Linux Hack of the Week #19: Intro to MQTT
nless you have been typing under a rock for the past few years, you have heard about MQTT. Message Queue Telemetry Transport (MQTT) was developed in 1999 by IBM and has seen a resurgence of use thanks to the Internet of Things (IoT). MQTT uses TCP 1883 or 8883(TLS). The three main functional parts of MQTT include:
MQTT has many advantages such as not needing to continually poll, working really well with low latency connections (think LoRa) and allows for 1 to many relationships.
The heart of MQTT is a message and these messages send topics. Topics are hierarchical strings with a maximum length of 64k. They use a path format, i.e. door/state/0 or /drive/partition/40.
In this demonstration, we’ll use Ubuntu 18.04 with the Mosquitto package. Installation is as simple as apt-get install mosquitto for the server and apt-get mosquitto-clients for the client.tools:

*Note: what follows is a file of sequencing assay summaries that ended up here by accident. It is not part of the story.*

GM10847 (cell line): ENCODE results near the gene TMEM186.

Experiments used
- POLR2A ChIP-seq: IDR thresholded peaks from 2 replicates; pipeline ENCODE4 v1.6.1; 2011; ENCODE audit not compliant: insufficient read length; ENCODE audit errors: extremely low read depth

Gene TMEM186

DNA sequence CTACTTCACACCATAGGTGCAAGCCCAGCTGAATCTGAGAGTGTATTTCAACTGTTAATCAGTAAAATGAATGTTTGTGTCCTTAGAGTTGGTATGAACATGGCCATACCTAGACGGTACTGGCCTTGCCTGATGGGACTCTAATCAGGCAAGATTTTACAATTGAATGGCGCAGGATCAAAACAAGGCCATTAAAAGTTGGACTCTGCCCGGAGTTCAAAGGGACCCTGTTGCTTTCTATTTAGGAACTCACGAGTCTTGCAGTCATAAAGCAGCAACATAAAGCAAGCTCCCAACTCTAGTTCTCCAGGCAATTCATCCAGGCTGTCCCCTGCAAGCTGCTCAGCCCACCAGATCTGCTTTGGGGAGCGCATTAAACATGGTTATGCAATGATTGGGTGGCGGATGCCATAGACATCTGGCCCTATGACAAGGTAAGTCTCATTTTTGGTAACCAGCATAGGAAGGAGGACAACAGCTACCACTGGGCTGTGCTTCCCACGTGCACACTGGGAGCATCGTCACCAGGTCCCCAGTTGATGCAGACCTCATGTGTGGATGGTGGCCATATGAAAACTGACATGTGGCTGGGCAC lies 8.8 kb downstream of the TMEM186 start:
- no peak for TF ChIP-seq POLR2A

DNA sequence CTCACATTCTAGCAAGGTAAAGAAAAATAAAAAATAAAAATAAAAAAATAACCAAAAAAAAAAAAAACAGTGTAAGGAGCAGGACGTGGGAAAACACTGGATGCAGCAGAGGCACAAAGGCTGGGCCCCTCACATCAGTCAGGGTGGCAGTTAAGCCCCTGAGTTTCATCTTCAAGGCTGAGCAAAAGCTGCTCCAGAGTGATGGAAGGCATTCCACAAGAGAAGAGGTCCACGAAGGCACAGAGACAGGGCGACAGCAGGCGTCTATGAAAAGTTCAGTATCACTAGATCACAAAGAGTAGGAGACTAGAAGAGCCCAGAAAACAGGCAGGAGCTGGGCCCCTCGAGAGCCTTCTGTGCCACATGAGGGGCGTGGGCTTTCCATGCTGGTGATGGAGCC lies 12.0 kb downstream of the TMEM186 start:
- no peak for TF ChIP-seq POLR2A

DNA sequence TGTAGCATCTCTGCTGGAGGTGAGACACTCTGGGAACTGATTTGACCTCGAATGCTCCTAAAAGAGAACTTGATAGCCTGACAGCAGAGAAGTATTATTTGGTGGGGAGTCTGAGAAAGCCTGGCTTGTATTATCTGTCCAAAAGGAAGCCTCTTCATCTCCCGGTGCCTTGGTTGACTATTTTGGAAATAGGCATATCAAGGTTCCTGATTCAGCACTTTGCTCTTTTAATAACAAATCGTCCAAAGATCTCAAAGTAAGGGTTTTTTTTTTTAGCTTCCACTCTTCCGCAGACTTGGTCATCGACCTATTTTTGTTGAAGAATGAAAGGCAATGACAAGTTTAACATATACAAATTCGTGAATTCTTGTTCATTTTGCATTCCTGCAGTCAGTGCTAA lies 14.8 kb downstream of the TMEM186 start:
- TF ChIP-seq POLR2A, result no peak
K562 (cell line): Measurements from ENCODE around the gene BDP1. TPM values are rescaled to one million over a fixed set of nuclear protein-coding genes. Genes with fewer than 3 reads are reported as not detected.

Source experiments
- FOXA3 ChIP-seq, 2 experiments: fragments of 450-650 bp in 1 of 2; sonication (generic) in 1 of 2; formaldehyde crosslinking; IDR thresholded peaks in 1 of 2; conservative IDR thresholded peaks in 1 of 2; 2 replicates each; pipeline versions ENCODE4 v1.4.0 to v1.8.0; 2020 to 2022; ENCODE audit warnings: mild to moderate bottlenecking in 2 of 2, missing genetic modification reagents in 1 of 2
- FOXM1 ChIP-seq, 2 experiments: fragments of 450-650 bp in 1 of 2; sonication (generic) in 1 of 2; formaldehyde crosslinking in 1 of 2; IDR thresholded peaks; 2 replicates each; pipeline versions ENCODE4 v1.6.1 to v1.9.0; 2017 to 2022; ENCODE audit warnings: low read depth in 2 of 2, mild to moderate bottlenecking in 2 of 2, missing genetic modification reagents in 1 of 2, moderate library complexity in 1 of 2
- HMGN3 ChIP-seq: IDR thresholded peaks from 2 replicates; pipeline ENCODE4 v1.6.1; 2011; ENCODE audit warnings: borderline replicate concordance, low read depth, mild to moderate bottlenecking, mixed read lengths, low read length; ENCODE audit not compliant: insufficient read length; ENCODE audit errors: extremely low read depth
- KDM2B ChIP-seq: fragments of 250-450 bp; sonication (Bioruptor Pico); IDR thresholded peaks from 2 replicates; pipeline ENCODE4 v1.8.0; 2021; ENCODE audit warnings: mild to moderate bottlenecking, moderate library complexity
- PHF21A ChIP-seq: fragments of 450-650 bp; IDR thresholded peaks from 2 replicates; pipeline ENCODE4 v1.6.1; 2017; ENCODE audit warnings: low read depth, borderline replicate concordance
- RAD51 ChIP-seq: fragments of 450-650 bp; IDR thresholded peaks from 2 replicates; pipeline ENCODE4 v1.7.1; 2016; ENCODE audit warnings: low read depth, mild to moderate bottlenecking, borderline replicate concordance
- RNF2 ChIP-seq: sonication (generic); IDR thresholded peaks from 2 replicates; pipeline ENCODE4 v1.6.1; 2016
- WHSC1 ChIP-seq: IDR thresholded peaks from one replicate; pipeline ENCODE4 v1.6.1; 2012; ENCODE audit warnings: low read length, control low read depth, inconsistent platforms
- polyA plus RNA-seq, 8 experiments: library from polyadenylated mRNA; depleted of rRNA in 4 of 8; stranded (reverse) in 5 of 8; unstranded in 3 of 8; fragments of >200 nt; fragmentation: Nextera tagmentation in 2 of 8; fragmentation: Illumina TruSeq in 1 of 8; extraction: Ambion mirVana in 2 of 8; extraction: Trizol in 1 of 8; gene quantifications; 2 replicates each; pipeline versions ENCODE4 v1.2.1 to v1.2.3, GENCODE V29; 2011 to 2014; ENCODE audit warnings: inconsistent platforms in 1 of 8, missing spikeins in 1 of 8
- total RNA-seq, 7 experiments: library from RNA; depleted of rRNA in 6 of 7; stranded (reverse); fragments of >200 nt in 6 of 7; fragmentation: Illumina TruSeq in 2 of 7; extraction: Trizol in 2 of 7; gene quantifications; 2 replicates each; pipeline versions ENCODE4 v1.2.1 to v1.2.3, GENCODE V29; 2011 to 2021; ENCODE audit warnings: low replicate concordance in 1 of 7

Start the server process with service mosquitto start:
The first step is to subscribe to all messages. Use the command mosquitto_sub -v -t ‘#’
In another terminal, send a message with the mosquitto_pub command, our command will use the path example/data and the message “Hello World”:
Now, jump back to the server terminal and watch the message on the terminal:
Disk Monitoring Example
As an example, we can use MQTT to monitor the disk space on a partition. We’ll use forward tics to nest the df -h command in our message. The command is mosquitto_pub -t -m “`df -h`”
Back in the server terminal, we see the output:
This just scratches the surface of what can be done with MQTT. I’d encourage you to pick up an IoT device like the Onion Omega and try it out. As always, feel free to let us know if you have any questions: email@example.com.
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